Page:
Get the latest Pet Insider Tips & News
Doggy Blues – Depression in dogs
Depression in dogs is a common occurrence in some pet loving homes. From gloomy pups to despondent dogs, Nadia Crighton takes a look at what could be causing the doggy blues in your home.
There are many reasons our dogs can feel unhappy. From experiencing a loss, to their favourite friend moving out of home, some dogs will be more inclined to feel a little sad compared to others. So why do dogs get sad and what can you do to help?
In most cases your puppy will arrive happy, full of joy and excitement for their new home. But what if they don’t? Firstly, don’t panic, many pups arrive with a sense of loss and even a little sadness. The reasons for this could be:
- They’ve just left their litter mates and mum.
- They are not familiar with their surroundings.
- They are simply overwhelmed by the whole experience.
Some pups will be very quiet, while others may not show an interest in you or the home. They may just want to sleep, or head off to their bed or ‘safe’ area. Some pups may also refuse to eat and play, plus they may avoid or even hide from you. You will immediately know the symptoms. After all, it will be clear that your beautiful, new bundle of fluff is not very happy. It’s important not to feel dejected, this is only a temporary state and with a little love, patience and understanding, your puppy will be jumping with joy and chewing your shoes in no time at all.
What to do?
It’s always a good idea to get a full vet check-up to ensure that there is nothing bad going on. There are now pheromone collars available for puppies that can help with depression and sadness. Plus plug in devices that can also assist during this time. So your vet is your first point of call. Once it is clear that your pup has a case of the blues, you can start to slowly encourage your puppy to ease into their new environment. This can include:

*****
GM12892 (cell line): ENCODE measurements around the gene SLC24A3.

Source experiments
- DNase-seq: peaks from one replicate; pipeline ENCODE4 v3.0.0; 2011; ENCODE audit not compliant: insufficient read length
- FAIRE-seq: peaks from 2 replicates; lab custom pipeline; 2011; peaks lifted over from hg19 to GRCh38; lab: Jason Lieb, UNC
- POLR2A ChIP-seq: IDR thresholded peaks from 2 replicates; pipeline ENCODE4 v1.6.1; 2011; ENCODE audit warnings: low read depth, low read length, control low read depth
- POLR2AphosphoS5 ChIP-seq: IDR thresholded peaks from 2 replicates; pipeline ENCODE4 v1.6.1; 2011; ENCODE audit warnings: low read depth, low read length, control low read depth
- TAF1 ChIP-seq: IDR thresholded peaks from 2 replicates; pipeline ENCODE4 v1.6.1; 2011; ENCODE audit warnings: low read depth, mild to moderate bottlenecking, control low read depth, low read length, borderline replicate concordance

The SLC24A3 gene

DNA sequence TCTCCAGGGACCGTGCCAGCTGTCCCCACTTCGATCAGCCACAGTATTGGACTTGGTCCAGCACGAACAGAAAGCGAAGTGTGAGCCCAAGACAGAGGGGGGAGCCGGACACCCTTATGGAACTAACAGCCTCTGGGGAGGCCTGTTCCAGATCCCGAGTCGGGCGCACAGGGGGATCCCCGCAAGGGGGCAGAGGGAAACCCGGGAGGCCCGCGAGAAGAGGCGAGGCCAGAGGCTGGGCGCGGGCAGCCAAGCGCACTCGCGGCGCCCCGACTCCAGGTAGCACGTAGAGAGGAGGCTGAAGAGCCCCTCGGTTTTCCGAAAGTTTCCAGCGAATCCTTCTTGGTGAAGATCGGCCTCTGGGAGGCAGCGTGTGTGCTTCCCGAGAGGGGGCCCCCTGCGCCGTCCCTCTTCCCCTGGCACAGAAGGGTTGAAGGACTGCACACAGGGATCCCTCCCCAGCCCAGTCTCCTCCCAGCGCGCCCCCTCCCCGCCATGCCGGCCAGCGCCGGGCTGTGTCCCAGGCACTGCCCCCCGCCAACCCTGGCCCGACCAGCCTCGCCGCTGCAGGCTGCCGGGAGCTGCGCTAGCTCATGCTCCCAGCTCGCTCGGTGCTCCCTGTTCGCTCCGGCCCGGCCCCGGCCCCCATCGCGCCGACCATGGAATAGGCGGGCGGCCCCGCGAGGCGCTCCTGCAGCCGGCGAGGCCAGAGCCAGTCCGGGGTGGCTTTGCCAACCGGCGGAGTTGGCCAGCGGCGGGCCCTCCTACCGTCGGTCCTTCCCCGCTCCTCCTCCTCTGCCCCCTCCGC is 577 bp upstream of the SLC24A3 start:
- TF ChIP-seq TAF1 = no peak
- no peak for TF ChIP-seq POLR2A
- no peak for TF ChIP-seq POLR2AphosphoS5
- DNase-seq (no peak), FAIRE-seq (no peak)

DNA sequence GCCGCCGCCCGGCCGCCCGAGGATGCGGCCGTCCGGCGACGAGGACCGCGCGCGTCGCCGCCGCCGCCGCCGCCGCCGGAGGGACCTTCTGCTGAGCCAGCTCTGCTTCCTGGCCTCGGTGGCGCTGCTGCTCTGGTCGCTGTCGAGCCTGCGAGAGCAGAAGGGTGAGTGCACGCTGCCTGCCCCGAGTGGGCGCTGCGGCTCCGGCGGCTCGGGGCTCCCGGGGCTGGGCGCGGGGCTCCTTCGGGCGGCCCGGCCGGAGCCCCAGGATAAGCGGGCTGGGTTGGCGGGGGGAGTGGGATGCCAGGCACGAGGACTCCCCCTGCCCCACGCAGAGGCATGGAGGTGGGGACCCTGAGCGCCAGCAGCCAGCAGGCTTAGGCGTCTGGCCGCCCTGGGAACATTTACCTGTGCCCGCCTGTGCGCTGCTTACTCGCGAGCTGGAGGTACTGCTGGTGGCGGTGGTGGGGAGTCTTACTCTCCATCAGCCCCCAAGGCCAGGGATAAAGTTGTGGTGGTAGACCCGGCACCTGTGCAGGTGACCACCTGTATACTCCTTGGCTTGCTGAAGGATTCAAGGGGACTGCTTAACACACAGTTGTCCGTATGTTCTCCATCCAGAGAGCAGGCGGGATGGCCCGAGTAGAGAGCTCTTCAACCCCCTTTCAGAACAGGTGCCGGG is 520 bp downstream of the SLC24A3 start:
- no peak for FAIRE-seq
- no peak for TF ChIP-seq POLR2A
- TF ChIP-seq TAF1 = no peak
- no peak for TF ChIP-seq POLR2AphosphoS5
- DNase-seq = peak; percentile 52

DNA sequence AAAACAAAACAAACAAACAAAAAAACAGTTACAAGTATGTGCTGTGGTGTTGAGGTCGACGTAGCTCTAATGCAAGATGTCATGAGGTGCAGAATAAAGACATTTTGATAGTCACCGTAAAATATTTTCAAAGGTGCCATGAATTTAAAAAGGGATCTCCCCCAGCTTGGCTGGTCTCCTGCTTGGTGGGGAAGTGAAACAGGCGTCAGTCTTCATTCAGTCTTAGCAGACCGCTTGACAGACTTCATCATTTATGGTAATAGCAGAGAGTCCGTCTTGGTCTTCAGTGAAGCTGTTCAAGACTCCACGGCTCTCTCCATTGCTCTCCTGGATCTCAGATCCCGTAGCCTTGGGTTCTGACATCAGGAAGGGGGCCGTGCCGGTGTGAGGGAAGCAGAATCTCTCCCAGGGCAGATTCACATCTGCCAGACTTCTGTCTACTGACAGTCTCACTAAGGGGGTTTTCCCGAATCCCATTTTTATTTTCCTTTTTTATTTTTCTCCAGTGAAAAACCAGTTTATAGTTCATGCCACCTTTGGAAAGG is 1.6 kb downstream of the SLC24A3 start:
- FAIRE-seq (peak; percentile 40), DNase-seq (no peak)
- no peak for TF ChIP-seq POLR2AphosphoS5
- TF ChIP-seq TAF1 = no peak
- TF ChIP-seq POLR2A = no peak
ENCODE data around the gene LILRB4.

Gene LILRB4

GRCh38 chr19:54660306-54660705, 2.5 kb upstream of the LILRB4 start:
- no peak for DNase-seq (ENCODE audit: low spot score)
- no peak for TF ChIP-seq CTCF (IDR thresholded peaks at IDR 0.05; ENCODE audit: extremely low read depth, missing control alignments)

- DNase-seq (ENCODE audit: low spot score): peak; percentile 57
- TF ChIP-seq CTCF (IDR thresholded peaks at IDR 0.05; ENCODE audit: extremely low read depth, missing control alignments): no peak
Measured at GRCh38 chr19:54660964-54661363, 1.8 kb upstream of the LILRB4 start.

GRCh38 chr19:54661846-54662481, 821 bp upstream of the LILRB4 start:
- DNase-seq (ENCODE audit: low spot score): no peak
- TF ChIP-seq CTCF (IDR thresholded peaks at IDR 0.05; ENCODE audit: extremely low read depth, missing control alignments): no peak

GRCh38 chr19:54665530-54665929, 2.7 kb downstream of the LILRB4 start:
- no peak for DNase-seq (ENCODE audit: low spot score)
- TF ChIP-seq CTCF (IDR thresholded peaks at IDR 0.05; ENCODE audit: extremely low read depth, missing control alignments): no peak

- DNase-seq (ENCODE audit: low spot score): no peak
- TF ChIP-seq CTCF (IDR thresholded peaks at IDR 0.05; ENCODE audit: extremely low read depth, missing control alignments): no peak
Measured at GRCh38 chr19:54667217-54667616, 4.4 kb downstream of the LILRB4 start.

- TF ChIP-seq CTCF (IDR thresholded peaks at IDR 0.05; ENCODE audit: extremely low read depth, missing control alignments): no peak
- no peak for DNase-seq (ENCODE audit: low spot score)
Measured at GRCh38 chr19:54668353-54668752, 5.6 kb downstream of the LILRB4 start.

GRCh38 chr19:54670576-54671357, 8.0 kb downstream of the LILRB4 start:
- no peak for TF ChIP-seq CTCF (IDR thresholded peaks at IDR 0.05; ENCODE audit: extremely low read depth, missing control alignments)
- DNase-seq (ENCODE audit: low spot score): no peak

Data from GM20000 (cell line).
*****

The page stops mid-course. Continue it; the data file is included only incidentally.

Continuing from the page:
- Try hand-feeding your pup and get an appetite stimulant product. These normally come in cans and can be added to your pup’s existing food.
- Create a ‘safe zone’, so your pup can retreat when they need some space.
- Give lots of compassion and cuddles.
- Create a lovely warm bed in a quiet area and snuggle with them.
- Encourage your pup to play with a squeaky toy or moving rope.
- Pop off to a puppy-preschool. Playing with other pups will certainly give your pup a positive lift.
- Time – most importantly give them time. Your puppy will become happier every day, but this will take time.
What about Dogs?
Grown dogs may also suddenly start to show symptoms of depression. Dogs may also show other unusual behaviour, alongside the sadness which can include licking and chewing their feet and legs. There are a few reasons why dogs can become depressed:
- Death of a companion
- A child leaving home
- Moving house
- Sudden change
- Pain, such as arthritis
For many older dogs a bout of depression can be suddenly brought on by the death of their four-legged companion or the death of an owner. This can also be true if a family member leaves the home, such as a divorce situation or if a childhood best friend (A.K.A. your son) leaves for university. Also be aware of your emotions. Dogs are amazing at picking up on our emotions and changes. So for instance, if you are mourning the loss of a pet, your dog may also be picking up on your sadness.
What to do?
As with pups it is important to rule out any possible medical reasons behind your dog’s depression. Your dog could be suffering from depression because of pain or illness. Once your dog has a clean bill of health, the most important thing with older dogs is to keep up with your routine and rules. On a personal note, when one of my beloved dogs passed away suddenly, we showered affection on our precious pup. This meant allowing him to do things he was never allowed to do when his companion was alive, like sitting on the couch. This actually caused a huge amount of anxiety for our dog. So keeping up with the rules of the house and routine is very important. It gives your dog security and comfort.
For more signs on depression visit the Factual Facts website